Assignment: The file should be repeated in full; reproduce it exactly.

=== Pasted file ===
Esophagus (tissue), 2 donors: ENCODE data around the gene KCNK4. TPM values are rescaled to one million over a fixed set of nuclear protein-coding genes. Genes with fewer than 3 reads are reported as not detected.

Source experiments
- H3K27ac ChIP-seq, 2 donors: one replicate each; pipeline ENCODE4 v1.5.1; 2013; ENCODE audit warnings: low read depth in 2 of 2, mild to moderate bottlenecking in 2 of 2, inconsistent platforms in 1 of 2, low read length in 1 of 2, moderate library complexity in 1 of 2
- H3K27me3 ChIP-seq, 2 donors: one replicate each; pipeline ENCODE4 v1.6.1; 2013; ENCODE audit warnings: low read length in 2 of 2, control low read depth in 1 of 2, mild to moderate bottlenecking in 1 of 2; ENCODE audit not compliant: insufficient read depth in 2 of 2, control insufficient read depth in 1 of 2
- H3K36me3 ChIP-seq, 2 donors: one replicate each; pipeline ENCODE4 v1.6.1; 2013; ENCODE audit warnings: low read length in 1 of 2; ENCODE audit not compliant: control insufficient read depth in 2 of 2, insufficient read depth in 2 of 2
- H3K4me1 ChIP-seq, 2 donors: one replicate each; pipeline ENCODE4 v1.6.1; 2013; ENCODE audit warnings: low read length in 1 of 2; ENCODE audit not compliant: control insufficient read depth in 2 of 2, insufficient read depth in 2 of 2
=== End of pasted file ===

Esophagus (tissue), 2 donors: ENCODE data around the gene KCNK4. TPM values are rescaled to one million over a fixed set of nuclear protein-coding genes. Genes with fewer than 3 reads are reported as not detected.

Source experiments
- H3K27ac ChIP-seq, 2 donors: one replicate each; pipeline ENCODE4 v1.5.1; 2013; ENCODE audit warnings: low read depth in 2 of 2, mild to moderate bottlenecking in 2 of 2, inconsistent platforms in 1 of 2, low read length in 1 of 2, moderate library complexity in 1 of 2
- H3K27me3 ChIP-seq, 2 donors: one replicate each; pipeline ENCODE4 v1.6.1; 2013; ENCODE audit warnings: low read length in 2 of 2, control low read depth in 1 of 2, mild to moderate bottlenecking in 1 of 2; ENCODE audit not compliant: insufficient read depth in 2 of 2, control insufficient read depth in 1 of 2
- H3K36me3 ChIP-seq, 2 donors: one replicate each; pipeline ENCODE4 v1.6.1; 2013; ENCODE audit warnings: low read length in 1 of 2; ENCODE audit not compliant: control insufficient read depth in 2 of 2, insufficient read depth in 2 of 2
- H3K4me1 ChIP-seq, 2 donors: one replicate each; pipeline ENCODE4 v1.6.1; 2013; ENCODE audit warnings: low read length in 1 of 2; ENCODE audit not compliant: control insufficient read depth in 2 of 2, insufficient read depth in 2 of 2